More importantly, they can be taxed. In Serbia, income generated from cryptocurrency trading is considered capital gains and taxed at 15%.
Elsewhere in the region, stores and retail chains are beginning to accept cryptocurrency payments. Croatia’s largest retail chain, Konzum, is one of the first to introduce it, seeking to appeal to young, tech-savvy consumers and marking something of a next step in contactless payment methods.
“Although this payment method is still in its infancy in Croatia, we record cryptocurrency payments almost daily in our Konzum online store,” a Konzum spokesperson told ZDNet. It could also help attract new employees interested in working with new technologies.
While cryptocurrency exchanges and ATMs are becoming commonplace in the Balkans, most governments in the region still lack a clear regulatory framework to govern their use.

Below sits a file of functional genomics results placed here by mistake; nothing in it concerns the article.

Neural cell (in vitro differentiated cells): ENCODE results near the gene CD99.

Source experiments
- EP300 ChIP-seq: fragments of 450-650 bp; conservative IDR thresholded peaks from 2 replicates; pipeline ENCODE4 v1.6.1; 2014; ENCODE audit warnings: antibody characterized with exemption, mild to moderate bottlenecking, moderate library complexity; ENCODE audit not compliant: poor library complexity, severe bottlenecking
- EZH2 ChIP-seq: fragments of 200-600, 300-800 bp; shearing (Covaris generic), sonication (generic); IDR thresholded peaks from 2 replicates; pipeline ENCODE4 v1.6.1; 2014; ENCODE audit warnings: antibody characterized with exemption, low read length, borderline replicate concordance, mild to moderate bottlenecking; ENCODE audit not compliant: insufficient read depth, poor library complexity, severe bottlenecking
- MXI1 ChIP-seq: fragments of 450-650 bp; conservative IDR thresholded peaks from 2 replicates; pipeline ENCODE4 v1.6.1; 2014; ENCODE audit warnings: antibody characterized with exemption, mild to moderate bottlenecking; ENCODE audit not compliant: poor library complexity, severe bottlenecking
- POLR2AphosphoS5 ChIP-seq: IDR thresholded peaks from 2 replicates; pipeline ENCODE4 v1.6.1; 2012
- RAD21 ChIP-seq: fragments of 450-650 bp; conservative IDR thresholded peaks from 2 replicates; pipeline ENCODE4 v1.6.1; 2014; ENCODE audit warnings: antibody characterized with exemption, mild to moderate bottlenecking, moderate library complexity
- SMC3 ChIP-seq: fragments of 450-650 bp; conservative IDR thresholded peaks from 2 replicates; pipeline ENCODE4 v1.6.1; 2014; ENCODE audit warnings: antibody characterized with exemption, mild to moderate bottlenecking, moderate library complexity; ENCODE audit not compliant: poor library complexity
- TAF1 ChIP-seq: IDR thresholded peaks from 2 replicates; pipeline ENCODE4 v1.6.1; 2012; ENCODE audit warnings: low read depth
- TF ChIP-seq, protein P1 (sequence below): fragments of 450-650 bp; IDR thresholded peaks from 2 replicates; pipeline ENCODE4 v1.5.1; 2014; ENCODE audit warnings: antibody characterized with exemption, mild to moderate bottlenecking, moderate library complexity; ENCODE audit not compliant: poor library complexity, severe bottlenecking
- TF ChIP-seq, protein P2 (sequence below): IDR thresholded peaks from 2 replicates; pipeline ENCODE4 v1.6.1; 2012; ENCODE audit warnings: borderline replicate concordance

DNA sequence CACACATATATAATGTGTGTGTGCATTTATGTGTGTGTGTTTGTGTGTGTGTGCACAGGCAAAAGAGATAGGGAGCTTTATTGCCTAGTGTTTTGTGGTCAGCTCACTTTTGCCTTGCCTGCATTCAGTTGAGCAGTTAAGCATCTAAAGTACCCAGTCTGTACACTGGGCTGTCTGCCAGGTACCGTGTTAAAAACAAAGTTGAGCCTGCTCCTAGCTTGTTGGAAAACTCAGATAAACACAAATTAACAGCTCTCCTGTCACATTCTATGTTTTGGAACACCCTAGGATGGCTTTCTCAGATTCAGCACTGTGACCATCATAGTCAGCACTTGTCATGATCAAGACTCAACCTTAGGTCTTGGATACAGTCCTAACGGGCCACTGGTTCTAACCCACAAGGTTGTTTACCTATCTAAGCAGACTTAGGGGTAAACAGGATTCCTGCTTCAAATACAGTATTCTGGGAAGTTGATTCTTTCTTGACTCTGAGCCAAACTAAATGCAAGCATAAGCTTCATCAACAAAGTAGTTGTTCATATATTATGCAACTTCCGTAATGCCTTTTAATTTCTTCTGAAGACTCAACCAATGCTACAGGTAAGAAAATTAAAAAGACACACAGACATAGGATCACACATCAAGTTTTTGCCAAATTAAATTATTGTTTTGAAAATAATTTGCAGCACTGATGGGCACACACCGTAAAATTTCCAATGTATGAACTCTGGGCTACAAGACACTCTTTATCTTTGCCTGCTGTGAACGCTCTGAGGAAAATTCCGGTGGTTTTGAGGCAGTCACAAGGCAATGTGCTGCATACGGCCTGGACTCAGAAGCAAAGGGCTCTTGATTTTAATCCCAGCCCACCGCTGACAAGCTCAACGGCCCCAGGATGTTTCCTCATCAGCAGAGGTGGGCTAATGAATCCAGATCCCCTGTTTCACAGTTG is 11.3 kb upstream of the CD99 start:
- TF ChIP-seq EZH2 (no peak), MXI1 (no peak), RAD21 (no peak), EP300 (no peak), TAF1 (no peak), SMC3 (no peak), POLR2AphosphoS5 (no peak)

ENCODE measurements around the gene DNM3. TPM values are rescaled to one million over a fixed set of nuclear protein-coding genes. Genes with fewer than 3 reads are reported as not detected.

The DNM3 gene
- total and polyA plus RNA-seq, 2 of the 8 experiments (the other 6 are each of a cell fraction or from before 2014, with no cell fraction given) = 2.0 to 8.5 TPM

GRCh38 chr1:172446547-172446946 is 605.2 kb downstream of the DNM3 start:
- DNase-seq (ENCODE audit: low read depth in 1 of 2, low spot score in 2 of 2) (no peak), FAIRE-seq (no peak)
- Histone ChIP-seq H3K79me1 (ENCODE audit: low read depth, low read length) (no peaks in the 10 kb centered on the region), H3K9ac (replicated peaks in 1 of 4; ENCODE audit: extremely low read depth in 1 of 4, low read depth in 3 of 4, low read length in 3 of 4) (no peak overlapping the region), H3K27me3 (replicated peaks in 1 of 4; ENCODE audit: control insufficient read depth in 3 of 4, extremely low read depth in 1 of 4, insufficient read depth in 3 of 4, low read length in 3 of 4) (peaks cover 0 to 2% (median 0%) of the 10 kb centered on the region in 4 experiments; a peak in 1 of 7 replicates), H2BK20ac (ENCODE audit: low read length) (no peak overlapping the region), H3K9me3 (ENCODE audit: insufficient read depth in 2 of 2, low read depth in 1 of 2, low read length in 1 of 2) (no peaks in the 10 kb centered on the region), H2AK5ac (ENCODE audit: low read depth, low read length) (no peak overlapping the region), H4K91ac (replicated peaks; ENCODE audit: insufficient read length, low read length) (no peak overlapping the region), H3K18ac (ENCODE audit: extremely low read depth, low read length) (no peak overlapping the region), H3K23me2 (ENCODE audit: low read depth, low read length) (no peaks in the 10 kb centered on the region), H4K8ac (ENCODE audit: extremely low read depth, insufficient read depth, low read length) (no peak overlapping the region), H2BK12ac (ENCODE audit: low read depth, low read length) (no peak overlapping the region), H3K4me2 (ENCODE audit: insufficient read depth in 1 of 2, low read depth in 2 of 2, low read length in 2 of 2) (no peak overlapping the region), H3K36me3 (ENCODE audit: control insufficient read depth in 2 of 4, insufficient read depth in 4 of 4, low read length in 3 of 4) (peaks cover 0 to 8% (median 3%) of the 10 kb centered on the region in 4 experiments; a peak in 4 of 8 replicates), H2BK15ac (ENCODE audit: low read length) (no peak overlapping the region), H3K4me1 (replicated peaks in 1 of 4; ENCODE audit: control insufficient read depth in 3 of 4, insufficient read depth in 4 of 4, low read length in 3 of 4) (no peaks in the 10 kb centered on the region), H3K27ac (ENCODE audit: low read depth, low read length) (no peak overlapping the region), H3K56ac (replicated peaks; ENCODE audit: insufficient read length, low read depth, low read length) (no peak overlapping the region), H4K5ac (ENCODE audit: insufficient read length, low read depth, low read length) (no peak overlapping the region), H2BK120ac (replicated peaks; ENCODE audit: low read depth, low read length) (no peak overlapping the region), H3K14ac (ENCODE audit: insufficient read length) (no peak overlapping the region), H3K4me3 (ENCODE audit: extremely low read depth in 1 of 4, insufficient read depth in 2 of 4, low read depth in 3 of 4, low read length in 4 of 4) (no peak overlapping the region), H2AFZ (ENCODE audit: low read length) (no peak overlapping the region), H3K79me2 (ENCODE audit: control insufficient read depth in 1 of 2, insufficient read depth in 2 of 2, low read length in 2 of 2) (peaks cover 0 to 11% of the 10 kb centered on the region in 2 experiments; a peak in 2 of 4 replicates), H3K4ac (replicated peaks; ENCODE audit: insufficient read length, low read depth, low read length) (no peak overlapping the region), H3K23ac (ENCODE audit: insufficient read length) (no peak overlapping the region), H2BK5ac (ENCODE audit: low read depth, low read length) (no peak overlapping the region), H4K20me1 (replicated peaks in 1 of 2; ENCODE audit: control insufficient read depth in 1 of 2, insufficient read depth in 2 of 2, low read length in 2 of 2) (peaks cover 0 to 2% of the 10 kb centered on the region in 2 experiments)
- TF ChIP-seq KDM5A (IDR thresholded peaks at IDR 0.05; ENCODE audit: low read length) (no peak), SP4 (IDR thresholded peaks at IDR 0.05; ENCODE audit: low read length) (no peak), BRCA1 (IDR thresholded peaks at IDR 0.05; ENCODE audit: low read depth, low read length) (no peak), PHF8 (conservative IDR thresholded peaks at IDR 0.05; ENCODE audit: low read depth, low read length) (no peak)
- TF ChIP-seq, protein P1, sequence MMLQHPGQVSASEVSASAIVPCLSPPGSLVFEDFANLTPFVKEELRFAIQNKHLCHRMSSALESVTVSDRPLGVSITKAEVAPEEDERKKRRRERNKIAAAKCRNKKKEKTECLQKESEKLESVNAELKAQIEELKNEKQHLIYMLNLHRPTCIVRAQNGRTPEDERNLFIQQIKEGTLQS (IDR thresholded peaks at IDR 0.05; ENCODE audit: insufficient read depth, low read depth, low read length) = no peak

Bosnian entrepreneur Vedad Mesanovic believes Balkan regulators only see digital currencies as a way to aggressively tax cryptocurrency traders, as opposed to an opportunity to spur economic growth and attract entrepreneurs and investors in the region.
New regulations could help change that, he tells ZDNet, but adds that “it will take some time” before countries like Bosnia and Herzegovina can position themselves to be crypto-friendly. The state laws of these countries do not recognize cryptocurrency assets, which means people who have invested in crypto through trading or mining cannot withdraw their earnings.
Mesanovic believes that setting clear regulations could boost the adoption of new blockchain-powered payment systems and business models in the country. “This will allow Bosnia and Herzegovina to take advantage of modern technologies and opportunities to prosper economically in the years to come,” he said.
There is no doubt that cryptocurrencies are serious business. Organizations are increasingly turning to blockchain to underpin a new generation of digital payment services, and the industry can teach valuable coding, business and marketing skills.